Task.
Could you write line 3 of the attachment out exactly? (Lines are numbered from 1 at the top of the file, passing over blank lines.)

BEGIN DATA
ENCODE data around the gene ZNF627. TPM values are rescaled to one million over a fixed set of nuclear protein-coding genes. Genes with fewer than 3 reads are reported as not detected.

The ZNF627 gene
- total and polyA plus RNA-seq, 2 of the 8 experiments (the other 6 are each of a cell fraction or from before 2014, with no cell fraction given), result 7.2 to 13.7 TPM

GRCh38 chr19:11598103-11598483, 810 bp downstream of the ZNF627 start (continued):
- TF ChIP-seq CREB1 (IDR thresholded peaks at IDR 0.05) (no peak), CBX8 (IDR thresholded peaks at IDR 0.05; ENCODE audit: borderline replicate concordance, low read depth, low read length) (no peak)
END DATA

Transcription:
- total and polyA plus RNA-seq, 2 of the 8 experiments (the other 6 are each of a cell fraction or from before 2014, with no cell fraction given), result 7.2 to 13.7 TPM